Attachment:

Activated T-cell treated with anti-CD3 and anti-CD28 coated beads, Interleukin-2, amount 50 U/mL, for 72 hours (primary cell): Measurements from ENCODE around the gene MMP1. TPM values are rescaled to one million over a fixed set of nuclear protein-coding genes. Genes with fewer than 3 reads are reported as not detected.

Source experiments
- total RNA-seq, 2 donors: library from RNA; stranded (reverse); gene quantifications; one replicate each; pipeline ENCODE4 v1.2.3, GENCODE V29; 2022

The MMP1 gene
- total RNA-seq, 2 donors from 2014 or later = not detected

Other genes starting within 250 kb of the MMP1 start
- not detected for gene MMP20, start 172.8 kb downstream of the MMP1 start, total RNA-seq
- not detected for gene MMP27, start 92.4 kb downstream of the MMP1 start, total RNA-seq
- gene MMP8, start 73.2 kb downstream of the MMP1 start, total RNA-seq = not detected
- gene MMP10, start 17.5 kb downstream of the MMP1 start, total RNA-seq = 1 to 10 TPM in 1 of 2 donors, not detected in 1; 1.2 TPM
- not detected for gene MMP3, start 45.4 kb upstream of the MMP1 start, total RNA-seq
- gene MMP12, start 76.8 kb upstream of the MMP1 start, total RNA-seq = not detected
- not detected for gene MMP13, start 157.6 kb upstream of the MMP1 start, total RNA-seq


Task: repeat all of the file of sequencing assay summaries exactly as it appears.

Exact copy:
Activated T-cell treated with anti-CD3 and anti-CD28 coated beads, Interleukin-2, amount 50 U/mL, for 72 hours (primary cell): Measurements from ENCODE around the gene MMP1. TPM values are rescaled to one million over a fixed set of nuclear protein-coding genes. Genes with fewer than 3 reads are reported as not detected.

Source experiments
- total RNA-seq, 2 donors: library from RNA; stranded (reverse); gene quantifications; one replicate each; pipeline ENCODE4 v1.2.3, GENCODE V29; 2022

The MMP1 gene
- total RNA-seq, 2 donors from 2014 or later = not detected

Other genes starting within 250 kb of the MMP1 start
- not detected for gene MMP20, start 172.8 kb downstream of the MMP1 start, total RNA-seq
- not detected for gene MMP27, start 92.4 kb downstream of the MMP1 start, total RNA-seq
- gene MMP8, start 73.2 kb downstream of the MMP1 start, total RNA-seq = not detected
- gene MMP10, start 17.5 kb downstream of the MMP1 start, total RNA-seq = 1 to 10 TPM in 1 of 2 donors, not detected in 1; 1.2 TPM
- not detected for gene MMP3, start 45.4 kb upstream of the MMP1 start, total RNA-seq
- gene MMP12, start 76.8 kb upstream of the MMP1 start, total RNA-seq = not detected
- not detected for gene MMP13, start 157.6 kb upstream of the MMP1 start, total RNA-seq